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I am doing a bubble sort function and encounter a variable operator problem. There is a switch block at the beginning to determine whether it should be sorted in ascending or descending order. The $operator is intended to be used in the following if condition.


<?php
//bubble sort in ascending/descending order
function bubbleSort($arr, $operation="ascending"){
    switch ($operation){
        case "ascending":
            $operator = ">";
            break;
        case "descending":
            $operator = "<";
            break;
    }
    //each loop put the largest number to the top
    for ($i=0; $i<count($arr)-1; $i++){

        //compare adjacent numbers
        for ($j=0; $j<count($arr)-1-$i; $j++){

            //exchange the adjacent numbers that are arranged in undesired order
            if ($arr[$j]>$arr[$j+1]){
                $temp = $arr[$j];
                $arr[$j] = $arr[$j+1];
                $arr[$j+1] = $temp;
            }
        }
    }
    return $arr;
}
$arr1 = array(1000,10,2,20,-1,-6,-8,0,101);
$arr1 = bubbleSort($arr1, "ascending");
print_r($arr1);
?>
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1  
Welcome to Stack Overflow. What's your question? What's going wrong? –  Utkanos Jul 3 '12 at 9:46
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1 Answer

up vote 3 down vote accepted

While technically it is possible to put the operator (< or >) in a string and compile an expression out of it (using eval()), most of the time you neither need nor want this. Simply assigning a boolean that decides whether to sort ascending, and then evaluating that boolean is a more common way to go.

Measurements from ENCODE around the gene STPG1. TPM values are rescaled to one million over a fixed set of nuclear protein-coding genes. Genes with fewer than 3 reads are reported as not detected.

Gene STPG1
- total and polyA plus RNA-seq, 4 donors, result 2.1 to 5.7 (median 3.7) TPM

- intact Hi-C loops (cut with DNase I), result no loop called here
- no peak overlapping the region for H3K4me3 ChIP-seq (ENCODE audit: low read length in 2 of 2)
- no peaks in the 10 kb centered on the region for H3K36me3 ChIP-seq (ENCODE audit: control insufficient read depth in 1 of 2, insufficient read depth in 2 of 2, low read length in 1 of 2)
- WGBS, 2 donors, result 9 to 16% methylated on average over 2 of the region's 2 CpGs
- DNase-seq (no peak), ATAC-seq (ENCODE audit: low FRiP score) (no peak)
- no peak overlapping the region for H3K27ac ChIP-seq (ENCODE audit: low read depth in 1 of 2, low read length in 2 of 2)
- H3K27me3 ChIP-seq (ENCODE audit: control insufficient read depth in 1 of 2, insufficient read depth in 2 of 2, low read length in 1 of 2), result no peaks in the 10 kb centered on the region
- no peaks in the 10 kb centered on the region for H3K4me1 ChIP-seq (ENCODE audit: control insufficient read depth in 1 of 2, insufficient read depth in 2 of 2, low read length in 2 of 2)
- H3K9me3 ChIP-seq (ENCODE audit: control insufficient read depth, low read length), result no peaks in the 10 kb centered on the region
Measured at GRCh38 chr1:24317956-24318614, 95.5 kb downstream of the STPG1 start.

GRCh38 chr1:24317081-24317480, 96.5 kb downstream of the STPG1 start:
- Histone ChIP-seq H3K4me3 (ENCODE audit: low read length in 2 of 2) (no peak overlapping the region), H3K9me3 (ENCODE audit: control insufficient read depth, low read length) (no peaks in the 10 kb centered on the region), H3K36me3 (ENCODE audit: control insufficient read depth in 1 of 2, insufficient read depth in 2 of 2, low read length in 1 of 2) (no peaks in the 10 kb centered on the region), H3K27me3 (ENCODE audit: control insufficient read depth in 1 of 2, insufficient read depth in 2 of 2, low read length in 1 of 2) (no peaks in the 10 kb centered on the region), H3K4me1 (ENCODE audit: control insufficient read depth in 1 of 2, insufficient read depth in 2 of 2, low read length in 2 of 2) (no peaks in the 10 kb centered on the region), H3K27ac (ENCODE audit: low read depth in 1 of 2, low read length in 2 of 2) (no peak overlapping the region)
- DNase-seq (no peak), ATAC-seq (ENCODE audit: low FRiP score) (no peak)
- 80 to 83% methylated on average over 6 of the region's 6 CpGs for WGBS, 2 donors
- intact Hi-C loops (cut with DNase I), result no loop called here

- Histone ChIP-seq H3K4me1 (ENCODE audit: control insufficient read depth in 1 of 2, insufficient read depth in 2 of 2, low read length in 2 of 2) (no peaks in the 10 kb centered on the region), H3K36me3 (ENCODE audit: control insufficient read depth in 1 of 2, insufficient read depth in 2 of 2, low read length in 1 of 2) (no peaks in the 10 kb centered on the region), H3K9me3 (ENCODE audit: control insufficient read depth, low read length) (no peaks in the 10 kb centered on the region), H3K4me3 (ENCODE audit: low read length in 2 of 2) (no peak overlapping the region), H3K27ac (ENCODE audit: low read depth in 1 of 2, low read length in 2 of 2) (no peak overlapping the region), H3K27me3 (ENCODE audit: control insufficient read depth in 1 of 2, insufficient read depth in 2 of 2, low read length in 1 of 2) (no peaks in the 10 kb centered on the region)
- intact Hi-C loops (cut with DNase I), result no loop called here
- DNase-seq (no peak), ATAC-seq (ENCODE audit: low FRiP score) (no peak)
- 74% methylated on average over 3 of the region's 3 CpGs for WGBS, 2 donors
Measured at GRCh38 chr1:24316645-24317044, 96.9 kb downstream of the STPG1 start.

Your code then comes down to something like this:

function bubbleSort($arr, $operation="ascending"){

    $ascending = ($operation == "ascending");

    //each loop put the largest number to the top
    for ($i=0; $i<count($arr)-1; $i++){

        //compare adjacent numbers
        for ($j=0; $j<count($arr)-1-$i; $j++){

            //exchange the adjacent numbers that are arranged in undesired order
            if (($ascending && ($arr[$j] > $arr[$j+1])) 
            || (!$ascending && ($arr[$j] < $arr[$j+1])))

            {           
                $temp = $arr[$j];
                $arr[$j] = $arr[$j+1];
                $arr[$j+1] = $temp;
            }
        }
    }
    return $arr;
}

Of course you can skip the string evaluation and change the $operation="ascending" parameter to $ascending = true, leaving out the first line in the function.

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Thank you so much. This solution lets me know another way to write code. "if (($ascending && ($arr[$j] > $arr[$j+1])) || (!$ascending && ($arr[$j] < $arr[$j+1]))" may be useful to some situations in the future. This really makes use of the && and || features of PHP –  WaiKit Kung Jul 3 '12 at 9:48
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